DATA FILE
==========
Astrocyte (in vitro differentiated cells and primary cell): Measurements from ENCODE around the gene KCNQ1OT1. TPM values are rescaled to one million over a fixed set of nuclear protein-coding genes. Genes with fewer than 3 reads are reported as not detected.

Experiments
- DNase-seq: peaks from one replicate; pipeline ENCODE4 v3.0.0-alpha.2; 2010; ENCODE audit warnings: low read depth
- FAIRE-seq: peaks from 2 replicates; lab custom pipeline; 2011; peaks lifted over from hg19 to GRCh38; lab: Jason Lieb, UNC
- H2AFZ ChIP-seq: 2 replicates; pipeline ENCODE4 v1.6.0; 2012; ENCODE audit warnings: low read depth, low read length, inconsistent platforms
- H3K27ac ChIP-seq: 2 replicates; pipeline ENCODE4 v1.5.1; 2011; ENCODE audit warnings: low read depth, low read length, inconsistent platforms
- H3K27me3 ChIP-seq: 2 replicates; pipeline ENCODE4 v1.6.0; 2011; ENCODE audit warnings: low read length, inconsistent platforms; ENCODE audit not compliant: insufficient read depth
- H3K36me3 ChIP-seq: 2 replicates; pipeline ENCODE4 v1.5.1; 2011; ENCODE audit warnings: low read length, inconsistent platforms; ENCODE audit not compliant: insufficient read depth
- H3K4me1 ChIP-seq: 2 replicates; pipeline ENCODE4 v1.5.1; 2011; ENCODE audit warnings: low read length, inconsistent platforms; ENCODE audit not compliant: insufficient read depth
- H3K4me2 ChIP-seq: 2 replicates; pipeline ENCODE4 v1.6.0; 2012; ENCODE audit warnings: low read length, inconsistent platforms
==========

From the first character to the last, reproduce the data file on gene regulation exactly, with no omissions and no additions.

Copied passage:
Astrocyte (in vitro differentiated cells and primary cell): Measurements from ENCODE around the gene KCNQ1OT1. TPM values are rescaled to one million over a fixed set of nuclear protein-coding genes. Genes with fewer than 3 reads are reported as not detected.

Experiments
- DNase-seq: peaks from one replicate; pipeline ENCODE4 v3.0.0-alpha.2; 2010; ENCODE audit warnings: low read depth
- FAIRE-seq: peaks from 2 replicates; lab custom pipeline; 2011; peaks lifted over from hg19 to GRCh38; lab: Jason Lieb, UNC
- H2AFZ ChIP-seq: 2 replicates; pipeline ENCODE4 v1.6.0; 2012; ENCODE audit warnings: low read depth, low read length, inconsistent platforms
- H3K27ac ChIP-seq: 2 replicates; pipeline ENCODE4 v1.5.1; 2011; ENCODE audit warnings: low read depth, low read length, inconsistent platforms
- H3K27me3 ChIP-seq: 2 replicates; pipeline ENCODE4 v1.6.0; 2011; ENCODE audit warnings: low read length, inconsistent platforms; ENCODE audit not compliant: insufficient read depth
- H3K36me3 ChIP-seq: 2 replicates; pipeline ENCODE4 v1.5.1; 2011; ENCODE audit warnings: low read length, inconsistent platforms; ENCODE audit not compliant: insufficient read depth
- H3K4me1 ChIP-seq: 2 replicates; pipeline ENCODE4 v1.5.1; 2011; ENCODE audit warnings: low read length, inconsistent platforms; ENCODE audit not compliant: insufficient read depth
- H3K4me2 ChIP-seq: 2 replicates; pipeline ENCODE4 v1.6.0; 2012; ENCODE audit warnings: low read length, inconsistent platforms